Roof vent hole does not reach the end of the roof.

We made the hole a few inches shorter than the total length of ridge vent.

Note that the hole stops about 2 feet from the end of the roof. That's because the roof overhang doesn't need venting.

 

 

Roof Covered With Tar Paper:

 

When the second side was covered with felt, we let the top row cover over the peak, concealing the ridge hole. This will be cut out later.

Roof covered with tar paper, before new shingles are installed.
 

 

New asphalt roof shingles are installed almost to the vent hole.

After shingling the roof almost to the peak, the project looked like this:

 

 

Ridge Cap At The Ends:

 

Before installing the ridge vent, we installed a few ridge cap shingles (red arrow) at each end of the roof.

Installing ridge cap shingles at ends of roof peak before putting vented ridge in place.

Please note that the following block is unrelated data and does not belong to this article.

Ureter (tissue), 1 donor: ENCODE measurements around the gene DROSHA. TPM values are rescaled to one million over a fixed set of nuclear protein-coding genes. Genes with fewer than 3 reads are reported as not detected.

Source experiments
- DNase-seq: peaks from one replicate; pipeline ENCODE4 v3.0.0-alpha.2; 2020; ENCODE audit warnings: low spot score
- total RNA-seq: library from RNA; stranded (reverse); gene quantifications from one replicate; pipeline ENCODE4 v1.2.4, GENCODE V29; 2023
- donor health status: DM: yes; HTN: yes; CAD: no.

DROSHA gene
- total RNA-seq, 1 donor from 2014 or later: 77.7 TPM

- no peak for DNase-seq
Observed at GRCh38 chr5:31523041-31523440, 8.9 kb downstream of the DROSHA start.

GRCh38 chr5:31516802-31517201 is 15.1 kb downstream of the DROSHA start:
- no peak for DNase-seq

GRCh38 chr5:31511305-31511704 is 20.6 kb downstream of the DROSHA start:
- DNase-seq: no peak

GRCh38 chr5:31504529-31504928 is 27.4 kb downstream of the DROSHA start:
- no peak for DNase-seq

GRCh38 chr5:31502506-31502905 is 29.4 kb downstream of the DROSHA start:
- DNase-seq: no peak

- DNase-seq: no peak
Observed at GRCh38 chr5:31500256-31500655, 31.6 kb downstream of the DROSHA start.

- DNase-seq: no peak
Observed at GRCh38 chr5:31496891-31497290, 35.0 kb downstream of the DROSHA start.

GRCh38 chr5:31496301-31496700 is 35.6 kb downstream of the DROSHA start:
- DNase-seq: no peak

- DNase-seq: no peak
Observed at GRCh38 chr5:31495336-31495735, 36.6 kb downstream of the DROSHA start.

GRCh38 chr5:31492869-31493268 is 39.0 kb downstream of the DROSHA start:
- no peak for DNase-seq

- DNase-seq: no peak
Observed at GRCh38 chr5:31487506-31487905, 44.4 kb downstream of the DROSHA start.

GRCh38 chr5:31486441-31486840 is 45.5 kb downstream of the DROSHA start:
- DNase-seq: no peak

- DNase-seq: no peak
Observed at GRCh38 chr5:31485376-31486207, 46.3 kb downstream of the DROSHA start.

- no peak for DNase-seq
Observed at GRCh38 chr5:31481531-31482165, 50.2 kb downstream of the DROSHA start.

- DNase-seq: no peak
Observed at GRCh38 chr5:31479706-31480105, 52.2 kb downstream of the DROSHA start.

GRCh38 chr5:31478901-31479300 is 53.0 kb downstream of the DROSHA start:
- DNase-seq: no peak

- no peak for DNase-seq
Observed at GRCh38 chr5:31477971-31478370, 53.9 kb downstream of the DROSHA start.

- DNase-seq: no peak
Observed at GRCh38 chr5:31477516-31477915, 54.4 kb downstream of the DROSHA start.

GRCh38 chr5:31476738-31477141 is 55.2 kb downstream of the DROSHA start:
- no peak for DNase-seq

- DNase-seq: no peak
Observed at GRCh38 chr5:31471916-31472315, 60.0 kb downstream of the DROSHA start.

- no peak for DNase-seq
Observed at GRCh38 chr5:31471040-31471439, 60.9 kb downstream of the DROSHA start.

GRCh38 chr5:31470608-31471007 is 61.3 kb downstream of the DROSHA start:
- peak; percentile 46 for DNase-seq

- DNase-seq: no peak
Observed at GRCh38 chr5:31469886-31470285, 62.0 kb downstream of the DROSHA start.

Nailing ridge cap shingles.

The ridge cap shingles were attached with two nails each.

Typically, 1-3/4" to 2" long nails are used on the ridge.

These nails need to be longer than nails used for the main shingles, because they are penetrating many layers of shingles.

 

 

Ridge Vent:

 

The brand of ridge vent used on this project.

There are many ridge venting products available.

Ridegmaster Plus ridge vent.
 

 

Connecting ends of ridge vent on peak of roof.

The adjacent pieces have a tongue-and-groove method of connecting.

 

 

Once aligned, the second piece was pushed firmly in place.

Note the location of the nails and nail holes (red arrows). 

Ridge vent set in place, ready to be nailed.
 

 

3 inch roofing nails are used to fasten this ridge vent to the roof.

The ridge vent was held in place with 3 inch galvanized roofing nails.

 

 

The completed ridge vent.

The only difficult task here was keeping the fold in the plastic ridge aligned with the peak in the roof. It is possible to have the ridge vent wander towards one side of the roof as installation progresses.

 

What About A Steeper Roof?

All of the ridge venting products I've used can be folded to conform to the slope of the roof, within reason. I've used similar ridge venting systems on 12-in-12 pitch roofs, and they worked just fine. If you are planning on using some type of ridge vent on a steep roof, consult the manufacturers specifications to be sure their product will work on the roof pitch in question.